Sussex pet detective warns that ‘60 per cent of thefts’ are not being recorded as crimes

A pet detective has called on the police to put more resources into investigating animal thefts.

Tuesday, 16th February 2021, 7:44 pm

Demand for dogs has increased during the coronavirus pandemic. The cost of some puppies, on Pets4Homes, is currently as high as £3,000.

According to Dog Lost, it is estimated thefts have risen by 250 per cent, with criminal gangs involved.

Last month, Sussex Police said it was taking action to prevent dog theft but claimed that reports in the county are ‘thankfully relatively low’.

Colin Butcher with his dog Molly who can find missing cats from their unique smell. Pic Steve Robards SR2010194 SUS-201019-171025001

However, Colin Butcher, a pet detective from Wisborough Green, said dog theft ‘is a problem in Sussex’.

Colin, who established The UK Pet Detectives in 2005, said a large of number of thefts are going unnoticed because of experienced criminals making it seem like the pet has simply run away.

“It is not always easy to prove it’s been stolen,” he said.

“The police have to have ‘reasonable belief’ that a crime has taken place.

“I would say as much as much as 60 per cent of thefts reported to police are not recorded as thefts. 

“Dog thieves know the system.

“Most of them are rural crime specialists. They are focusing on dogs because there is so much money involved. They can make it look like a runaway.”

Former police sergeant Colin said there had recently been ‘quite a few cases’, where dogs were being stolen whilst unattended in back gardens, with the thieves making it look like the dog has escaped through a broken fence panel or an open gate.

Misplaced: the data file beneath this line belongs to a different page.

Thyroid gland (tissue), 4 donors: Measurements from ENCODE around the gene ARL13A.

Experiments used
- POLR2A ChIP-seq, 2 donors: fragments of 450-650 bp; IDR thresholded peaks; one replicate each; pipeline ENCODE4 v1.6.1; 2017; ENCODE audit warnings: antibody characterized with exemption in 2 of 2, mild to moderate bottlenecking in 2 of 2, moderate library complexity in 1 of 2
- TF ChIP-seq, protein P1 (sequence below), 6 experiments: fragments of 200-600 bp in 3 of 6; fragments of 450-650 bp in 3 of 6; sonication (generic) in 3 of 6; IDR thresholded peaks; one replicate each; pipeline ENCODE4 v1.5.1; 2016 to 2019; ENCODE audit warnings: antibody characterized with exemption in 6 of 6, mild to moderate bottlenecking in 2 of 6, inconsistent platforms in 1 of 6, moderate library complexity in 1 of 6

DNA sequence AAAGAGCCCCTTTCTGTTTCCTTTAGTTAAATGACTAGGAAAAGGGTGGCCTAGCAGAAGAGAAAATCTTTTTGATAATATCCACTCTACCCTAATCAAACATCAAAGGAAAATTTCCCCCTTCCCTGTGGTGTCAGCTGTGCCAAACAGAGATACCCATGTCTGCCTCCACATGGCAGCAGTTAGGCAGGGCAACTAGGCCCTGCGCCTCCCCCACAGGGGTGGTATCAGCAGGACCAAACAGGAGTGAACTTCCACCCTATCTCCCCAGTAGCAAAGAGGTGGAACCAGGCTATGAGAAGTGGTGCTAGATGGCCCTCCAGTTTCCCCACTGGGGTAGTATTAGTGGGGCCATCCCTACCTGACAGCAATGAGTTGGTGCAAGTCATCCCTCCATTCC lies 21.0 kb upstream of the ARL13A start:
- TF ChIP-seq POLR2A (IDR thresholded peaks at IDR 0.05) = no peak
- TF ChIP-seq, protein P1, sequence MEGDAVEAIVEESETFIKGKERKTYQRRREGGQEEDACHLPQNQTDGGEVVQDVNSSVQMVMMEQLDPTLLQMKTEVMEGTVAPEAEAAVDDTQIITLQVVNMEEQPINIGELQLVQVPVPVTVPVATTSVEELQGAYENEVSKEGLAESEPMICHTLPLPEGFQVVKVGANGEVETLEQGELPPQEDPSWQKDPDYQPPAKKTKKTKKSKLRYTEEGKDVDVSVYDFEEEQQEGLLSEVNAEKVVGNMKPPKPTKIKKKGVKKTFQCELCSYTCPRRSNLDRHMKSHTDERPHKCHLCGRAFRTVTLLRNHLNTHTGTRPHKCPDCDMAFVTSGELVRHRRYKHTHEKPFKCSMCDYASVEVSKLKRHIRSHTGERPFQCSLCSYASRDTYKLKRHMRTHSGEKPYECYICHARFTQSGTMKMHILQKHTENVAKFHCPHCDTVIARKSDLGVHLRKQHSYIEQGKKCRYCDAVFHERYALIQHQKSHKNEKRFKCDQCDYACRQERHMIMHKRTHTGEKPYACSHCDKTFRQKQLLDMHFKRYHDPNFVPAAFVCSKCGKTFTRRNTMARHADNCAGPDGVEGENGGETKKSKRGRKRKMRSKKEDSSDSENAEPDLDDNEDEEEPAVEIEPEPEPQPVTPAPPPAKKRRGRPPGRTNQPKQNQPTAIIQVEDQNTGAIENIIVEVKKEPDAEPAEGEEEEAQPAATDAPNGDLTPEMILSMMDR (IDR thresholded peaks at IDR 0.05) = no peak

Criminals have also been known to steal family pets from an unattended car, after a window has been left open.

Colin added: “The RSPCA recently announced that they are not going to bring any more prosecutions for animal cruelty.

“The police need to be collecting more crimes against dogs as, very soon, they are going to be the investigative authority working with the CPS on animal cruelty offences. 

“We’re in a ridiculous situation where I am one of the leading authorities on dog thefts in Britain and I’m a civilian effectively. The police are asking me for intelligence.”

The maximum prison sentence is seven years in prison but Home Secretary Priti Patel has promised to look at tougher measures to stem the ‘absolutely shocking’ recent rise in thefts.

Ms Patel told LBC Radio that she was in talks about upgrading pet theft to a more serious offence, meaning stronger penalties could apply.

Sussex Police said it recorded 31 dog thefts in 2020 but at least 12 of those were disputes over dog ownership between known parties.

Inspector Andrea Leahy, from the Rural Crime Team, slammed dog theft as an ‘abhorrent crime’.

She said: “Criminals selfishly steal beloved pets from their families – sometimes to exploit these poor creatures by selling them on at inflated prices or breeding them for monetary gain.

“The emotional impact of a missing dog is considerable, with victims left bereft and searching for their much-loved family member, in some cases not knowing whether they have been lost or taken.”